In 2015 the WHO Director General characterised the global challenge of antimicrobial resistance (AMR), which includes antibiotic resistance, as: ‘threatening the very core of medicine and the sustainability of an effective global public health response to the enduring threat of infectious diseases’. In today’s interconnected world, where drug resistant infections travel as quickly as planes do, AMR is one of the most pressing global health challenges facing high, mid and low-income countries alike.
As social scientists, researchers at IDS is committed to working in partnership with scientists across disciplines to understand better how to effectively design and implement measures to tackle antibiotic resistance in different contexts, in different countries around the world.
World Antibiotic Awareness Week
For this week’s World Antibiotic Awareness Week (13-19 November 2017), researchers at IDS and Future Health Systems have published new research on Antimicrobial resistance and universal health coverage the global investment needed to build resilient health systems in order to address growing drug resistance long-term. It argues that the success of the WHO’s Global Action Plan on antimicrobial resistance and the Sustainable Development Goal 3 on healthy lives and wellbeing are interdependent and neither initiative is likely to succeed in isolation from the other.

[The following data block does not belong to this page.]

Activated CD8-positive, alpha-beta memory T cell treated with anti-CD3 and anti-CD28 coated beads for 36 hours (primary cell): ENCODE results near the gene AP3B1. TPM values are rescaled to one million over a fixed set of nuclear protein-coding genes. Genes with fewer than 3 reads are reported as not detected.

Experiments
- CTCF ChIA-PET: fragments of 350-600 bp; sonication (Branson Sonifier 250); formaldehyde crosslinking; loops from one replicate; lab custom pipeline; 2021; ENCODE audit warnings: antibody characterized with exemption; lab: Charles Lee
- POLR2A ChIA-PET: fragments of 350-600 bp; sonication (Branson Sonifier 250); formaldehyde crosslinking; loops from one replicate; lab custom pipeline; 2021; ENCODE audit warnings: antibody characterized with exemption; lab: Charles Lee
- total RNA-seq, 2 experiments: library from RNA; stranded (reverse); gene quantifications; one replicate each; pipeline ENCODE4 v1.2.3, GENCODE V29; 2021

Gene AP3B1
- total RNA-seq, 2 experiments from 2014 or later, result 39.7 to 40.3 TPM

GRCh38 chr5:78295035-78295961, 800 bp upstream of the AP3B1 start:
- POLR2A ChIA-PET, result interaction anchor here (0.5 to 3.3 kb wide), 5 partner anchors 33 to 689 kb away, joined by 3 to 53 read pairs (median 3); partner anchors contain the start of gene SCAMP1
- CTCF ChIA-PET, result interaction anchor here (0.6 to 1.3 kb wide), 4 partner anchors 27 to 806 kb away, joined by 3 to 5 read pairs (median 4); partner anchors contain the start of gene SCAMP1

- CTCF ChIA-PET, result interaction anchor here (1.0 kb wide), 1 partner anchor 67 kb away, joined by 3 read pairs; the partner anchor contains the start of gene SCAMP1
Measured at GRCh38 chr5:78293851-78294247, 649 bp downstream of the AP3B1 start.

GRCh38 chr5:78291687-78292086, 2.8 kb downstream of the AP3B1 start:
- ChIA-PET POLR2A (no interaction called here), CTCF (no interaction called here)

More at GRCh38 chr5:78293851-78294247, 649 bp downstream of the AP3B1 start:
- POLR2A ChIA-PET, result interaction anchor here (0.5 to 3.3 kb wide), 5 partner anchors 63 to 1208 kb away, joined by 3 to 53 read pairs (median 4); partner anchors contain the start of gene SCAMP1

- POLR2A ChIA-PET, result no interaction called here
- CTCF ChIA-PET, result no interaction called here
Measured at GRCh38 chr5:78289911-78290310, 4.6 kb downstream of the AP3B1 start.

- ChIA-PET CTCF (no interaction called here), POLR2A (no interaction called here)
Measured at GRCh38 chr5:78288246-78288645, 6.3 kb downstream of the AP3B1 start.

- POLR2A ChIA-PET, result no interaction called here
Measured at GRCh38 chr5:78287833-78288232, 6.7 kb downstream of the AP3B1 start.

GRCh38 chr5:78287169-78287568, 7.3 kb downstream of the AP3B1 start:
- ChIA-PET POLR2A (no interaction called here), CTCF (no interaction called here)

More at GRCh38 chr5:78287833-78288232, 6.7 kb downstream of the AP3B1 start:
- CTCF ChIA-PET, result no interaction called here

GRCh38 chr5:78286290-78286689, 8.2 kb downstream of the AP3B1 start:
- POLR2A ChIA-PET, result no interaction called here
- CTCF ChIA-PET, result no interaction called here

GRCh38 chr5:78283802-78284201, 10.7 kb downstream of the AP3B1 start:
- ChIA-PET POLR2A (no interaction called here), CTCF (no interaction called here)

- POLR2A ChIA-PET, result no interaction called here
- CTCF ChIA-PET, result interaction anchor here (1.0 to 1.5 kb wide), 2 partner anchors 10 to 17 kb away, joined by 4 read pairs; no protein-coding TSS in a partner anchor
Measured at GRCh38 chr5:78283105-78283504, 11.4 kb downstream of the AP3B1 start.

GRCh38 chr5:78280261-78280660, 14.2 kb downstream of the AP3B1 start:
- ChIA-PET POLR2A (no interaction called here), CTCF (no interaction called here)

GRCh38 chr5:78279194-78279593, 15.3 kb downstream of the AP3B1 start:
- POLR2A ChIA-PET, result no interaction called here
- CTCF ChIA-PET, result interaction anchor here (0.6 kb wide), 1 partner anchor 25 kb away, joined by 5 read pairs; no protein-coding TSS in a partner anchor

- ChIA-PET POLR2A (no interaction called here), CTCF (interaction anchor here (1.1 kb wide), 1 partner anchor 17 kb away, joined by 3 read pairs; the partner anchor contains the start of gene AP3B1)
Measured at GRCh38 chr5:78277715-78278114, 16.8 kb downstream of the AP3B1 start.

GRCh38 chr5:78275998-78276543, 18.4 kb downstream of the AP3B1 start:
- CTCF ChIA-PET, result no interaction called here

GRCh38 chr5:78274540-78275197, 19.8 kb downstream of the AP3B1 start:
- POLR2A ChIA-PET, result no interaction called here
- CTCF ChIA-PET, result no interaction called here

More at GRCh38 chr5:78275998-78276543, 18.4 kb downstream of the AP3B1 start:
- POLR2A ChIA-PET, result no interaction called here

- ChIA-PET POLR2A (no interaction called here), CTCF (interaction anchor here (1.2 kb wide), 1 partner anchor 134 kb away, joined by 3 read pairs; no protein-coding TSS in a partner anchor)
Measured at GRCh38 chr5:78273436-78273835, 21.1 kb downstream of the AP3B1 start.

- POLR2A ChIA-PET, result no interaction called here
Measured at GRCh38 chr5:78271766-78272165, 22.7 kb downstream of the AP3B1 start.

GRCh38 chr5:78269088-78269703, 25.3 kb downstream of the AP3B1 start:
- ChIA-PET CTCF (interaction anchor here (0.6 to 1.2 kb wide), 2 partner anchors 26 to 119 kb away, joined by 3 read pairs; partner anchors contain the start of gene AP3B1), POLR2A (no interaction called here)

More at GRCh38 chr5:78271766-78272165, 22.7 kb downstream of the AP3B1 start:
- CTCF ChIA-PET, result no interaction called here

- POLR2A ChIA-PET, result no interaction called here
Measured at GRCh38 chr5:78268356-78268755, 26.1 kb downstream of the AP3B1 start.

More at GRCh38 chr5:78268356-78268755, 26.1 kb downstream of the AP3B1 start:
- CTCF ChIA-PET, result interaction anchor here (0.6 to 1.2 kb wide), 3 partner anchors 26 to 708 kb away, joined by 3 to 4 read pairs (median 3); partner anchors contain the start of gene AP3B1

Cross-government cooperation needed
IDS is also encouraging the UK government to play a critical role in building international partnerships to tackle AMR and to build on the UK’s work on antibiotic resistance across government departments.
Annie Wilkinson, Research Fellow in health and nutrition at the Institute of Development Studies, says: “Tackling the urgent problem of antimicrobial resistance (AMR) – including antibiotic resistance – requires an integrated, global approach. Discovering new drugs or monitoring and restricting the use of existing ones, won’t be enough.
“Investing in Universal Health Care and resilient health systems around the world is essential to addressing growing drug resistance, as is the need to simultaneously address antibiotic use within animal health and the agricultural industry.
“It is in all of our interests to solve AMR and to work with other countries to do the same. The UK should build on the good work being led by the Department of Health and DFID to foster the international partnerships between governments, the private sector and civil society that are critical to solving the crisis long-term.”
Photo credit: Giacomo Pirozzi / Panos